Monday, 12 October 2009

Putting figures into perspective

As I promised yesterday, this time, we will try to skew our figure, as if it was in 3D, and we were looking at it from an angle. I must admit that this is something that one would not put in a publication, unless it is a poster or presentation, perhaps. In those cases, however, it might lend a refreshing new, errr.., perspective to our data. Before diving into the script, here is the figure, so you can decide whether you want to read on:)

Then, here is our script that was responsible for the figure
xmin = 0; xmax = 10; zmin = -0.4; zmax = 0.75
set view 60, 30
unset key; unset colorbox
set border 1+16+128+1024
unset ytics; set xtics out nomirror; set ticslevel 0
set yrange [0:-0.1]
set zrange [zmin:zmax]
set grid front; unset grid
set xtics xmin,2,xmax-1
set ztics zmin,0.2,zmax
f(x) = exp(-x/4.0)*sin(x)
c(x) = exp(-(x-xmax/3.0)*(x-xmax/3.0)/1.0)
set xlabel 'Time [a.u.]'
set label 2 'Amplitude [a.u.]' at graph -0.35, 0.3 rotate by 90
set parametric
set iso 3, 3
set urange [xmin:xmax]
set vrange [zmin:zmax]
set table 'perspective1.dat'
splot u, 0, v
unset table
set urange [xmin+0.2:xmax-0.2]
set table 'perspective2.dat'
splot u, 0, f(u)
unset table
unset parametric
set size 1.4, 1.4
set palette defined (0 "#7b6cff", 1 "#eeeeff")
splot 'perspective1.dat' u 1:2:3:(c($1)) w pm3d, \
'perspective2.dat' u ($1+0.05):2:($3-0.02) w l lw 6 lc rgb "#888888", \
'' w l lw 6 lt 1

The trick that we use here is to plot in 3D, and take off all those elements of the figure that we do not actually need. In the beginning, we define a couple of variables, in order to make our life a bit easier. Then we unset the colorbox and the key, and set only those borders that we want to see. If you are interested in how I came up with those numbers in the definition of the border, just issue the command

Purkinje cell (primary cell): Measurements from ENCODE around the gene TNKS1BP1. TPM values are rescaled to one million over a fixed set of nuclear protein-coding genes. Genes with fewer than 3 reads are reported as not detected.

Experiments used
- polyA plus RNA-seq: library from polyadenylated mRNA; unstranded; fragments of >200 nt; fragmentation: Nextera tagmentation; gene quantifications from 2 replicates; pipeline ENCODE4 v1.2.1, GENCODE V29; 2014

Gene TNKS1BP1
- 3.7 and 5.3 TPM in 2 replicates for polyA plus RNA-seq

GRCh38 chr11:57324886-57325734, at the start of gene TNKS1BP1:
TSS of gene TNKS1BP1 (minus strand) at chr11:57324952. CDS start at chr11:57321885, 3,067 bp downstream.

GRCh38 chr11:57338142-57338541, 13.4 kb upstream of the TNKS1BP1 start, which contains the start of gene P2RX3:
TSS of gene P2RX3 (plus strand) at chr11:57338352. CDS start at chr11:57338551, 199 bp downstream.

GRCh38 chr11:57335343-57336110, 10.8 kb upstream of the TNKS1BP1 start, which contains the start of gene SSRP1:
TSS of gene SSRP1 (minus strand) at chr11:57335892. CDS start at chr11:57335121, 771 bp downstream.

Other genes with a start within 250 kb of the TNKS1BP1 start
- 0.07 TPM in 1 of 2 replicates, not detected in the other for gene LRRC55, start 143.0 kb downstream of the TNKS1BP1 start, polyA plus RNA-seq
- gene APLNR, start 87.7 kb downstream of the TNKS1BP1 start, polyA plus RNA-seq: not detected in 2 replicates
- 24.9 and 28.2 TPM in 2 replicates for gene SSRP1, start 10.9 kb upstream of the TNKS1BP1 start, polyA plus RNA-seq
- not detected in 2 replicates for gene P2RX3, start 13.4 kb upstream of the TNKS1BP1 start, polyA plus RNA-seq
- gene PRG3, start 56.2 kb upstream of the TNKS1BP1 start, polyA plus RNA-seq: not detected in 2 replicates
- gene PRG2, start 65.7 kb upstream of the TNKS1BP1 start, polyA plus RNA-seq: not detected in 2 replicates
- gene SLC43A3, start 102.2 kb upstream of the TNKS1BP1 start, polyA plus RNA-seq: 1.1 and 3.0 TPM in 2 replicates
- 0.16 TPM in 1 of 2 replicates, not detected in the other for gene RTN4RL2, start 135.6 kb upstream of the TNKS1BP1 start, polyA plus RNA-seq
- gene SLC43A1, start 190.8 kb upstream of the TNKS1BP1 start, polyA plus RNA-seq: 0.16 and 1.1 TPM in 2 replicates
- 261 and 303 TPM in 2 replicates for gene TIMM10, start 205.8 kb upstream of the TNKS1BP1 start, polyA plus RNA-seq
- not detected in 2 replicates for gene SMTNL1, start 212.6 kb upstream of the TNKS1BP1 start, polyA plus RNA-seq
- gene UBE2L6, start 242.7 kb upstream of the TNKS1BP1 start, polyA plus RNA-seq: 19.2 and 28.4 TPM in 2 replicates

in the gnuplot prompt. After this, we keep unsetting things, and define our ranges. The next noteworthy command is
set grid front; unset grid

At first, this seems silly, but the reason is real: in the figure we have a background, which would obscure our tic marks. The way out of this problem is to push the tic marks to the front, which is achieved by setting the grid to the front. Since we do not actually need the grid, we unset it, but the setting, its front position, is still there. The tic marks inherit the position of the grid, and thus, they will be in the forefront.

The function definitions are f(x), the function that we want to plot, and c(x), which will determine the colouring of our background. Modify them accordingly.

We set the zlabel by hand, because it might not be possible to turn it by 90 degrees otherwise. (Not all terminals would support it.) Then we plot the background, and the function, both to a file, so that it will be easier to colour them in the next step, where we plot the real thing. Note that in the plot of the background, we use four columns, while there are only 3 in the data file. The fourth one determines the colour as the position on the graph. The colour is given by the function c(x), and the palette, which we defined one line earlier. You should change these two things, if you are not satisfied with the background you get. Finally, we plot the function twice. Once in gray, a bit shifted to the right and down, and for the second time, in red. In this way, we add a shadow to our curve. If you want to improve the shadow, you should look at my post from the 30th August

I should also add that we discussed a vertical skew. In case you want to skew the figure horizontally, all you have got to do is to plot on the x-y plain instead of x-z.

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